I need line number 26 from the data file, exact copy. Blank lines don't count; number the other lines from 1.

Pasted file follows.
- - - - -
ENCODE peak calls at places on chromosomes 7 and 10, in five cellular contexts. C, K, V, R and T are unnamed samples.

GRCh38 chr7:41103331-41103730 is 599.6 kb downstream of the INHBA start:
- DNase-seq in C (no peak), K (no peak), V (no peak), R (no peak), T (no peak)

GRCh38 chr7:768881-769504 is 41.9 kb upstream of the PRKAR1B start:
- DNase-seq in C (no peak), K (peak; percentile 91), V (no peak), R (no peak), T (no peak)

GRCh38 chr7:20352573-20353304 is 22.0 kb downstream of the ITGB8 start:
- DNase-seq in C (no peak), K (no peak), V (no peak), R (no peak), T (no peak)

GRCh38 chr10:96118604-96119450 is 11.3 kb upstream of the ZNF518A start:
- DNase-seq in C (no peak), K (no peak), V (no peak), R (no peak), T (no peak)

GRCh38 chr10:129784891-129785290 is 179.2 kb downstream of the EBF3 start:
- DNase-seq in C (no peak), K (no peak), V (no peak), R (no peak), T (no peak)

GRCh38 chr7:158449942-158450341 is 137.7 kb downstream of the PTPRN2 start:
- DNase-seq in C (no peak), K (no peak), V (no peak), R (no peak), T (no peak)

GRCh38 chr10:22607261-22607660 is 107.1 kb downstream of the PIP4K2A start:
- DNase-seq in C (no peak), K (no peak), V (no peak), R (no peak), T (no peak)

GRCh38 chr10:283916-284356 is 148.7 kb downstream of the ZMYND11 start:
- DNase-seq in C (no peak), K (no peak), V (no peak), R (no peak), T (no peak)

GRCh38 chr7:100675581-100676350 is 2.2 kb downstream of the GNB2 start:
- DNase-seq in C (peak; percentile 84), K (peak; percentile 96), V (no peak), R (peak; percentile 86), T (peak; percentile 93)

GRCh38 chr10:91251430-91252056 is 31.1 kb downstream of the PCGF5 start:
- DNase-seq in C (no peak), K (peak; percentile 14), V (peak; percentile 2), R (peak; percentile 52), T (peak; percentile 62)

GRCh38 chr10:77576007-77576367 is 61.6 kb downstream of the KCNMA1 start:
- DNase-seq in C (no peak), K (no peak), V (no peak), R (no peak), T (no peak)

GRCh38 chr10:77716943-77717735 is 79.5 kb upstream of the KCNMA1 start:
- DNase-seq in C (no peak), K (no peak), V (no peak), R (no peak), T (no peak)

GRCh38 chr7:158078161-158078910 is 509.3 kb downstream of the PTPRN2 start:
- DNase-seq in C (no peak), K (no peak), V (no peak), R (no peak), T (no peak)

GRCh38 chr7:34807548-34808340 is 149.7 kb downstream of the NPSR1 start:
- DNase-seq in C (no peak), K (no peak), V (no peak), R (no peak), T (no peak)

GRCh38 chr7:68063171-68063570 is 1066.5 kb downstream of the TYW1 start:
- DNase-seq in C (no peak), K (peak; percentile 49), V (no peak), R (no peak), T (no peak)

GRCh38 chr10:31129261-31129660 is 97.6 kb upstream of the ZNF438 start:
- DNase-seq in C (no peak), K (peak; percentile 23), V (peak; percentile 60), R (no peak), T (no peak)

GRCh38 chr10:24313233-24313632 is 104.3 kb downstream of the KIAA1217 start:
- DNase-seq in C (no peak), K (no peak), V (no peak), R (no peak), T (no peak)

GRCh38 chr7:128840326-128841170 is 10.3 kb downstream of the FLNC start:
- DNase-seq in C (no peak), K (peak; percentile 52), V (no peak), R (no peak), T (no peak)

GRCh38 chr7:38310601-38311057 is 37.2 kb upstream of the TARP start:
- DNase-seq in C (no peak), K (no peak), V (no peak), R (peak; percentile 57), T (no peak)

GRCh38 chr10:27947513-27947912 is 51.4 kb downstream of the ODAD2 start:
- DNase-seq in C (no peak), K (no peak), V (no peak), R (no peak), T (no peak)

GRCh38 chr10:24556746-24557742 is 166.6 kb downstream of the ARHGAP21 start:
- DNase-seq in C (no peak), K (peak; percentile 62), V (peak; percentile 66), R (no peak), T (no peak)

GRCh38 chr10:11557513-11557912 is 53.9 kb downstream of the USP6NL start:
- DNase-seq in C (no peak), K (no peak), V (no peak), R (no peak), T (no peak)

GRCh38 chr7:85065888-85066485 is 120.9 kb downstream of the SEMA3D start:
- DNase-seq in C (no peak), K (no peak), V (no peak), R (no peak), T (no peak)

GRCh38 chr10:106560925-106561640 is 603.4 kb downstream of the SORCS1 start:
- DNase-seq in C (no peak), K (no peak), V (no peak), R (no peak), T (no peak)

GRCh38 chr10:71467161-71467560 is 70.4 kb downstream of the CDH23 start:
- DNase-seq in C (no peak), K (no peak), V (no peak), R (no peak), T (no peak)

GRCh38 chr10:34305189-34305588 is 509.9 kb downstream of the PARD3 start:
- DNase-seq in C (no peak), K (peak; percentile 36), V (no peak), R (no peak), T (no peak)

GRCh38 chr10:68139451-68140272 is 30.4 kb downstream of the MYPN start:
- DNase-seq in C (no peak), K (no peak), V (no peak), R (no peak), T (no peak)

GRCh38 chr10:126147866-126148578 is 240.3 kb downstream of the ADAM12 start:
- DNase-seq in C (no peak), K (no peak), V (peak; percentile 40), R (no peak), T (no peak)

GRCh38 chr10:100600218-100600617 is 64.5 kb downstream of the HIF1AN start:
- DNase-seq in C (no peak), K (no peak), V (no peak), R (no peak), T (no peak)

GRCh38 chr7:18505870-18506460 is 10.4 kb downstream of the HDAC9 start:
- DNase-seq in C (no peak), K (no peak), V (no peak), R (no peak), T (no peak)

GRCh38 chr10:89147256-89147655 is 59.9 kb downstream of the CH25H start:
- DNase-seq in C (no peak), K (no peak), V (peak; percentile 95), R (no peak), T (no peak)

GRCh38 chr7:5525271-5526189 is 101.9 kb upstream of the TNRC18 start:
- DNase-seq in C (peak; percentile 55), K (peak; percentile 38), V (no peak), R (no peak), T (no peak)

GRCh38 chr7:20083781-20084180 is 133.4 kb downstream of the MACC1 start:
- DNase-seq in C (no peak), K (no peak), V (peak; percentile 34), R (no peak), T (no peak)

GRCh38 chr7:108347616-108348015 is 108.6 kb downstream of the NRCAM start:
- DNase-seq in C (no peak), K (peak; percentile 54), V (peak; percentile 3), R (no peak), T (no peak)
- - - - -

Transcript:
GRCh38 chr7:158078161-158078910 is 509.3 kb downstream of the PTPRN2 start: